Resolving to quit your job for New Year’s? You’re not the only one.
Eating better and getting more exercise are the go-to resolutions, but there’s also a measurable uptick in job applications around the turn of the year. People want the next year to go better and finding better employment is a great way to get there. Luckily, employers tend to do more hiring after New Year’s, too.
In the January shuffle, someone could be cleaning out a desk where you want to work as we speak. Wouldn’t it be great to walk into your new office as they walk out? This article offers six tips to help you get ready to get out there and find that job you’re resolved to snag.
You know how careful you were with your social media posts right after Grandma friended you? Yeah, that’s the right frame of mind. If Grandma would be offended, there’s probably a potential employer or two who would be as well.
Most employers look candidates up on social media as part of the interview process, so put your best face forward online. Don’t post about illegal activity, fights with your old boss, morally questionable behavior, or anything that could be taken out of context. In other words, post like you could be subpoenaed one day (which isn’t so different from trying to explain your ironic retweet to Grandma at Sunday dinner).
Update your LinkedIn
When you realize that potential employers can see your social media, you might be tempted to go dark, deleting or making private all your accounts. Resist that impulse. You want to come across as internet-savvy, in-the-know employee material, not an unknown not even on the map. So use the internet to get what you want.
This author had a roommate once who applied for an MBA program in marketing at Oxford. (Yeah, that’s different than applying for a job but the following principle still applies.) He launched a very targeted Google ad campaign to increase his chances. How targeted? Strictly the members of the admissions committee who would review his application. For a few weeks, these five or 10 people were bombarded with ads inviting them to consider my roommate for admission. It was bold. It was skillful. And it worked. A few months later he hopped on a plane for England.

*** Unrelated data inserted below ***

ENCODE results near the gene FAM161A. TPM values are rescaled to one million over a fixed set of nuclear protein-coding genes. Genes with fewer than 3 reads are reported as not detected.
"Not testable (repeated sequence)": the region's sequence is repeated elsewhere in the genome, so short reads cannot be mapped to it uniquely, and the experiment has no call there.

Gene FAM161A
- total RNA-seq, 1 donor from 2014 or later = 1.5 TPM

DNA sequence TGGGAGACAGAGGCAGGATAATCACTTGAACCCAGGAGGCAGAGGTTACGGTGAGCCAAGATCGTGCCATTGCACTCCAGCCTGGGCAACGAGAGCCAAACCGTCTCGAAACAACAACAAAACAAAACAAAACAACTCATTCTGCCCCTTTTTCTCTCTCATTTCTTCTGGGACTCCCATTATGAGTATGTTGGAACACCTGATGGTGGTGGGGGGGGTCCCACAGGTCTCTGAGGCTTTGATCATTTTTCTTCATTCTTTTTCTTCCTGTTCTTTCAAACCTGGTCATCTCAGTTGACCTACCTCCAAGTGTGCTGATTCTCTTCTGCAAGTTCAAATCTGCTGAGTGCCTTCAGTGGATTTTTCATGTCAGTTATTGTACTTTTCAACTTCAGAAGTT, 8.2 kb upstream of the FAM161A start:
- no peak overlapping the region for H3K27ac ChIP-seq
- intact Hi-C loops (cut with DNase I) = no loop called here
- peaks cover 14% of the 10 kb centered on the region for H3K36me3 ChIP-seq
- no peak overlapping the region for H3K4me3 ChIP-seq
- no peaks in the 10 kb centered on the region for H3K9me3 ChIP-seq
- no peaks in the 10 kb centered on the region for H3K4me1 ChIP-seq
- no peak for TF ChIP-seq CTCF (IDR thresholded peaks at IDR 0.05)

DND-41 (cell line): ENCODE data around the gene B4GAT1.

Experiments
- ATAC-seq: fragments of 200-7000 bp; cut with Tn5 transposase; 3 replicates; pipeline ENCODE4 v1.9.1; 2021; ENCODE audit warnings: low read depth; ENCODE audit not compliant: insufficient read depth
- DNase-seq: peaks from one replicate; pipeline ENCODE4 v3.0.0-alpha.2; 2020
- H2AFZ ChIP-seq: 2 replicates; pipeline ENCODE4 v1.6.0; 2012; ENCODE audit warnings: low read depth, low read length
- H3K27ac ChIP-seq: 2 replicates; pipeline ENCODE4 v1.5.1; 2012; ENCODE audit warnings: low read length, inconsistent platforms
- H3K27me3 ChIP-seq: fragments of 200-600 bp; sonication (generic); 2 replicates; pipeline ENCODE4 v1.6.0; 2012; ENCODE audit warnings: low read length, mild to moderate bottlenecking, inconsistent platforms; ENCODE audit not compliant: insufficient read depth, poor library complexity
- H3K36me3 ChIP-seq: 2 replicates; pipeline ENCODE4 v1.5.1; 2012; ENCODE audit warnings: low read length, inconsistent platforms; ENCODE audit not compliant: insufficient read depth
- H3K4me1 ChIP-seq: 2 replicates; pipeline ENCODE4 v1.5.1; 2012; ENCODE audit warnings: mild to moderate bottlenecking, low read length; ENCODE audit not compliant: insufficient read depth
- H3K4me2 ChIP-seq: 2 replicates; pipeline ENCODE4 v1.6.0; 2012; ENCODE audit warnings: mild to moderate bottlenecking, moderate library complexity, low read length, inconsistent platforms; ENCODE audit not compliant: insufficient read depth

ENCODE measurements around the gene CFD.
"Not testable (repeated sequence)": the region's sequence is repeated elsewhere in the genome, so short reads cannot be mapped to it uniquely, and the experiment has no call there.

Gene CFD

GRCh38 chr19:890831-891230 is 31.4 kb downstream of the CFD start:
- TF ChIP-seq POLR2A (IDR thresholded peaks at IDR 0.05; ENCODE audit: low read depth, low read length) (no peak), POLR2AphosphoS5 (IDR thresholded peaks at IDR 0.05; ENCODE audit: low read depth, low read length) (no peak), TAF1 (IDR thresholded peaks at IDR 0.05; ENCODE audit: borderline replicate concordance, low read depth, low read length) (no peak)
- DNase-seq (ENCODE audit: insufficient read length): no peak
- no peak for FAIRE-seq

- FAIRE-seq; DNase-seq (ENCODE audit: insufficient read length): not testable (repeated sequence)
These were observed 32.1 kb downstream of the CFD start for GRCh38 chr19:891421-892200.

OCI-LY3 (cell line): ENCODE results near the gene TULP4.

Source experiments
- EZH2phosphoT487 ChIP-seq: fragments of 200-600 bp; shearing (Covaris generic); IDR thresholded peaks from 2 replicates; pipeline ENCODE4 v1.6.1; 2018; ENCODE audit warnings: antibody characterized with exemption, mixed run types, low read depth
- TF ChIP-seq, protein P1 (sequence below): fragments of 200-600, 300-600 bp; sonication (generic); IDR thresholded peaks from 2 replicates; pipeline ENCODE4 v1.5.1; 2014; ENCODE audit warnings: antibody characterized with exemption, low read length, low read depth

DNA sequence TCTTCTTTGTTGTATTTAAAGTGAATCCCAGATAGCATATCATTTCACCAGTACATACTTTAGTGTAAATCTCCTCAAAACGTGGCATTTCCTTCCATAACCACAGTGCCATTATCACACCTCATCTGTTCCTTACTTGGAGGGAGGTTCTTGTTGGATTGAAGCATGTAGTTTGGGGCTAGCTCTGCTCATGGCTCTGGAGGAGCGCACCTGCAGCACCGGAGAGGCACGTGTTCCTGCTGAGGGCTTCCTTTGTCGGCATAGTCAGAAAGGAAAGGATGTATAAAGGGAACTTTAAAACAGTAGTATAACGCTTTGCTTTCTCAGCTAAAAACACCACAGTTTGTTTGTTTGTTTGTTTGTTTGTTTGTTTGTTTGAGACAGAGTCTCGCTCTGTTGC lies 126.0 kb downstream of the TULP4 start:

We don’t all have the time or technological know-how to do that, exactly, but we can update our digital professional presence. Keep your LinkedIn and other profiles updated and accurate (see our tips on how to do that here). Start a blog/tumblr/IG/YouTube channel focused on your professional interests. Add a picture of you in business attire. Use keywords that will attract the kind of employer you’d like to work for.
Send personalized online applications
Now that you’re online and appropriate, you’re ready to start reaching out. Come up with a list of at least a dozen companies you’d love to work for. Check their job listings and apply to your desired position. Send a cover letter and résumé even if you don’t see an open position. For each application, write a different, targeted letter and resume, editing for the specific needs of that company. Doing so takes longer but quality always beats quantity and generic cover letters are a turn-off.
We just told you to submit a bunch of résumés to your favorite companies even if they’re not hiring and we don’t take it back, but this cold-calling approach obviously isn’t the most efficient way to land a job. Raise your batting average by making positive contacts. In short, you need to network.
Think about the kinds of functions and forums that are open to the public where you could introduce yourself to potential employers. That might be an alumni center, an online forum, a personal email account, or public event. Make a memorable, courteous contact. Express what you admire about their company and what your career goals are. Know how to respond quickly and specifically to the question, What kind of work are you looking for? They usually don’t want to hear that you’re open to anything. Stand out, even if it’s just by sending a thank you note afterward.
Finally, sometimes it really is about who you know. Take my humble example, dear reader: All my writing gigs came about through a friend of a friend. Let your friends and family know you’re looking for work and exactly what kind. If they know someone and can get you in the door, you’ll have the chance to let your work speak for itself.
Think about the kinds of functions and forums that are open to the public where you could introduce yourself to potential employers — an alumni center, an online forum, a personal email account, a public event etc.
Job interviews can be nerve-wrecking and, unfortunately, there’s no magic trick to nailing one. In a lot of ways, an interview is like a blind date. In that vein, here’s a pep talk:
Sure, it’s what’s inside that counts, but you have to nail the superficial stuff first. Create the best first impression possible. Arrive early. Dress well and don’t smell weird. Be confident without being arrogant. Study the job and the company beforehand. Interviewers will ask a lot of searching questions, but they usually aren’t trying to trick you, just seeing whether you’re a good fit. You do the same. Ask questions to see if they’re a good fit for you. Finally, if it doesn’t work out, there are other fish in the corporate sea.
Job hunting takes time. Stick with it for as long as it takes to find a job you love, even if you have to take/keep a less-than-ideal job in the meantime. Check job boards often. (Thousands of new jobs are posted each month on KSL Jobs.) We’re talking about resolutions here, so be resolute. Good luck and happy New Year!
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